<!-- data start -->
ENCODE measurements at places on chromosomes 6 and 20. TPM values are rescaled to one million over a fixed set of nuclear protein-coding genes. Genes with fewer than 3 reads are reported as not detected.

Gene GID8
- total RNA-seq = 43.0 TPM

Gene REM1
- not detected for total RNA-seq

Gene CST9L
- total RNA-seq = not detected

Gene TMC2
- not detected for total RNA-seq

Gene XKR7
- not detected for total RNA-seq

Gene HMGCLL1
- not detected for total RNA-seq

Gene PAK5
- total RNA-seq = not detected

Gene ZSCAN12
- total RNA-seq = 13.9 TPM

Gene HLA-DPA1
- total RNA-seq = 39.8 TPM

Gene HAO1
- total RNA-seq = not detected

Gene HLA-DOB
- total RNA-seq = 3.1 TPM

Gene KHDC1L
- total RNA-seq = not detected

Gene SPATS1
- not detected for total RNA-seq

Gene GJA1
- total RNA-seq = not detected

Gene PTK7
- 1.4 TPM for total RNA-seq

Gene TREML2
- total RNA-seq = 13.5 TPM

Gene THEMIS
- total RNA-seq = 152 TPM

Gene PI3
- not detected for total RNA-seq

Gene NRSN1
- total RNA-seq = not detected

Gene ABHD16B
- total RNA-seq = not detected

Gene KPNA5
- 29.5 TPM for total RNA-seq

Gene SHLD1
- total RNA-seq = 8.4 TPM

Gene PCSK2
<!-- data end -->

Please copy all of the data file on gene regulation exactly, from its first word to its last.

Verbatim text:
ENCODE measurements at places on chromosomes 6 and 20. TPM values are rescaled to one million over a fixed set of nuclear protein-coding genes. Genes with fewer than 3 reads are reported as not detected.

Gene GID8
- total RNA-seq = 43.0 TPM

Gene REM1
- not detected for total RNA-seq

Gene CST9L
- total RNA-seq = not detected

Gene TMC2
- not detected for total RNA-seq

Gene XKR7
- not detected for total RNA-seq

Gene HMGCLL1
- not detected for total RNA-seq

Gene PAK5
- total RNA-seq = not detected

Gene ZSCAN12
- total RNA-seq = 13.9 TPM

Gene HLA-DPA1
- total RNA-seq = 39.8 TPM

Gene HAO1
- total RNA-seq = not detected

Gene HLA-DOB
- total RNA-seq = 3.1 TPM

Gene KHDC1L
- total RNA-seq = not detected

Gene SPATS1
- not detected for total RNA-seq

Gene GJA1
- total RNA-seq = not detected

Gene PTK7
- 1.4 TPM for total RNA-seq

Gene TREML2
- total RNA-seq = 13.5 TPM

Gene THEMIS
- total RNA-seq = 152 TPM

Gene PI3
- not detected for total RNA-seq

Gene NRSN1
- total RNA-seq = not detected

Gene ABHD16B
- total RNA-seq = not detected

Gene KPNA5
- 29.5 TPM for total RNA-seq

Gene SHLD1
- total RNA-seq = 8.4 TPM

Gene PCSK2